BRADENTON, Fla. — Bankrupt Jefferson County, Ala., is alleging that the trustee for its defaulted sewer warrants improperly took $584,742 from a construction fund last week.
The county is seeking contempt charges and punitive damages against the trustee, Bank of New York Mellon, in a counterclaim filed in advance of what is called an "adversarial" hearing Wednesday.
The hearing was scheduled after BNY Mellon filed a complaint in February claiming that the county is using sewer revenues for improper expenses such as attorney fees for its bankruptcy case.
In the counterclaim filed late Monday regarding the construction funds, Jefferson County said "it appears that the pilfered funds were used to pay lawyers or expert witnesses to testify against the county in this adversary proceeding."
"It is difficult to imagine a more adverse use of the county's own money," Jefferson County said, adding that it wants to hold the trustee "liable for its wrongful conversion of the county's property and its willful violation" of the automatic stay accompanying the county's bankruptcy case.
BNY Mellon could not immediately be reached for comment.
Tuesday afternoon the Birmingham News reported a federal district judge ruled that the county's creditors could appeal the county's eligibility to file for Chapter 9. The county's bankruptcy Judge Thomas Bennett ruled March 3 that the county met all the conditions to file a petition, including meeting the definition of Alabama law that requires bonds to be outstanding.
Creditors argued that the county only has warrants outstanding, and that does not meet the state's definition.
The county filed for Chapter 9 in November and the stay automatically halted collections by creditors and legal actions except those pertaining to the case itself. The county has $4.2 billion of debt outstanding, including $3.14 billion of mostly defaulted variable- and auction-rate sewer warrants.
Jefferson County said the construction funds were withdrawn before it had any notice or opportunity to object, and that the funds were transferred without the required approval of the county.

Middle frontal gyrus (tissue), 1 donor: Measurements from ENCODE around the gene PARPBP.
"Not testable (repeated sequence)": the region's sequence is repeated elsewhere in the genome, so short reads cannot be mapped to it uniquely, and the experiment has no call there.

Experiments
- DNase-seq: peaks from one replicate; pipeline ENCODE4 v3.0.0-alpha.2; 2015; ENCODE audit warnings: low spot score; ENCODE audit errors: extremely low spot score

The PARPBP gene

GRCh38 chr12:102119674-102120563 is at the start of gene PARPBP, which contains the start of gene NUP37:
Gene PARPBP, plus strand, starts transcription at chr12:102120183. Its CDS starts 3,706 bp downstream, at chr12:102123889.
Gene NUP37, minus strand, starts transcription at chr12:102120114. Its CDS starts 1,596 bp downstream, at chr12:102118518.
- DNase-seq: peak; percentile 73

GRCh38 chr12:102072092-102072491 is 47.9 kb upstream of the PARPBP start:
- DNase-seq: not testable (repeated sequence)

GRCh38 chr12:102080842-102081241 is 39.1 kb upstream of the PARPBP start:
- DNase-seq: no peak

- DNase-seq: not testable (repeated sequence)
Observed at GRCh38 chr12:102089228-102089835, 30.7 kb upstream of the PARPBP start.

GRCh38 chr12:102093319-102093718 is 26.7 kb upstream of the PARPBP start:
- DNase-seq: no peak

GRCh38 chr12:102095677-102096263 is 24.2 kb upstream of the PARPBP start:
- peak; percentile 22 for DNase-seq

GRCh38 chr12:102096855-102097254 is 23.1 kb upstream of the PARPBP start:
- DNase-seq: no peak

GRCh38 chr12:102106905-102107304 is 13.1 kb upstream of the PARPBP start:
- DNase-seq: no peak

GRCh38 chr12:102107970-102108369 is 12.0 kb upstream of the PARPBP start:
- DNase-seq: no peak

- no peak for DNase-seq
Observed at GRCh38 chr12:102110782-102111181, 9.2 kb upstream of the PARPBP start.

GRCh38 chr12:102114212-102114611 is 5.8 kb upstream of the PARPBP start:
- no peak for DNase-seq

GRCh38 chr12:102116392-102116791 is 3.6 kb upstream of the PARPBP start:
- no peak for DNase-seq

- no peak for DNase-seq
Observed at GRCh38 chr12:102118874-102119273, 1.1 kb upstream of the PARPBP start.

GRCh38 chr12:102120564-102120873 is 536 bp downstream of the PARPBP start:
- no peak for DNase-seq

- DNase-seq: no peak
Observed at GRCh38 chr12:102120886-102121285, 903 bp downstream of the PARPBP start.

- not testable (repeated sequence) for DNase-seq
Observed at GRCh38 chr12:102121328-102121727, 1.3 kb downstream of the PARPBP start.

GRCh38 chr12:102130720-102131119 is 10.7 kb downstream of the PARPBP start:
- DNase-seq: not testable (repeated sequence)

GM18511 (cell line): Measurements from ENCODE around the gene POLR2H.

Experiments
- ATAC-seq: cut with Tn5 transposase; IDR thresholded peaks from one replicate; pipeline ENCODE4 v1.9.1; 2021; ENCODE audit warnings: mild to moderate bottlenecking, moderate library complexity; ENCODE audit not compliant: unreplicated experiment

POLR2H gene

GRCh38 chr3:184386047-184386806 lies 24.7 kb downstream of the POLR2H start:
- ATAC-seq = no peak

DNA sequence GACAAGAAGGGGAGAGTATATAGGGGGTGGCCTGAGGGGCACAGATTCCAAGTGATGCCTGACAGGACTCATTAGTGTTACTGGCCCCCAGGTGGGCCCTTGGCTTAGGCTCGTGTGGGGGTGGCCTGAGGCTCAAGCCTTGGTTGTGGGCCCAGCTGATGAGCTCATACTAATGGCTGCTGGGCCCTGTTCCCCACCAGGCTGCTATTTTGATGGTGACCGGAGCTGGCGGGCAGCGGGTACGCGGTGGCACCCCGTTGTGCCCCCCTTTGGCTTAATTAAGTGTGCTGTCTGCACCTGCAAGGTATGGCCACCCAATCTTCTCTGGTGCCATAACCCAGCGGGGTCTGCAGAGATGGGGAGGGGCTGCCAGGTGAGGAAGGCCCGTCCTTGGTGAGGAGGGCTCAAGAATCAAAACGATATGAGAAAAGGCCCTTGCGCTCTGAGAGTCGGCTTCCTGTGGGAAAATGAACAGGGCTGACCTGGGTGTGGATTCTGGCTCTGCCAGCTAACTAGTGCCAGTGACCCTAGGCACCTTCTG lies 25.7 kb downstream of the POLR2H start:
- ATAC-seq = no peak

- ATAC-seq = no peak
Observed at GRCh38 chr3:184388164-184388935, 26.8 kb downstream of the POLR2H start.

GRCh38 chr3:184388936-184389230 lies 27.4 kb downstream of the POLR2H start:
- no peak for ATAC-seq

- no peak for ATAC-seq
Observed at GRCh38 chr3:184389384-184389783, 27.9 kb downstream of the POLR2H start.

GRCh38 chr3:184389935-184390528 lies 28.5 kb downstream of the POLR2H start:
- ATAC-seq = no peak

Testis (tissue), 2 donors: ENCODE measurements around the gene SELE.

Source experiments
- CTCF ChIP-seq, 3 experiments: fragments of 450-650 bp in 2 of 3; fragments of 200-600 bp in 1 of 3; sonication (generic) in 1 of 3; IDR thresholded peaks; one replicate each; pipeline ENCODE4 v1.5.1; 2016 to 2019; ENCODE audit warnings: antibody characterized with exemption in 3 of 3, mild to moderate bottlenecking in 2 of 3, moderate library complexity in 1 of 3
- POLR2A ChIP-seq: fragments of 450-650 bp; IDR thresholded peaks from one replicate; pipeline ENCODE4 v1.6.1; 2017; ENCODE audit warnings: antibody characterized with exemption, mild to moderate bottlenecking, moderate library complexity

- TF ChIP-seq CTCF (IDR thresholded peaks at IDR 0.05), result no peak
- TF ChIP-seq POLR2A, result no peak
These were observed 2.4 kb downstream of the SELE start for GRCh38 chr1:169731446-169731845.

The county is also asking the court not to require the county to use general fund revenues or other assets to subsidize payments to sewer warrant holders. If required to use those sources to pay the sewer debt, the county is asking to have the warrants voided.
In another allegation, Jefferson County said that BNY Mellon had attempted to "seize" escrowed funds.
The current tussle over sewer revenues developed after Judge Thomas Bennett on Jan. 6 stripped the receiver of his power to run the sewer system. Bennett said the county could operate the system, and that warrant holders could continue receiving sewer revenues for debt payments, though the county could use funds for operations.
Bennett did not specify what constituted operations.
On Feb. 3, BNY Mellon filed a complaint for declaratory judgment, alleging that Jefferson County had misused sewer system revenues that otherwise would be used to pay debt service.
The complaint said the county was withholding funds for depreciation and amortization, and to pay professional fees and expenses arising from the bankruptcy case, which are not operating expenses as defined by the indenture.
In an amended complaint filed later, the trustee said withholding sewer revenues for non-operating expenses is "an unlawful taking under the Fifth and Fourteenth Amendments to the United States Constitution."
Arguments in the adversarial complaint will be heard by Bennett starting Wednesday. He has set aside three days for the hearing, if needed.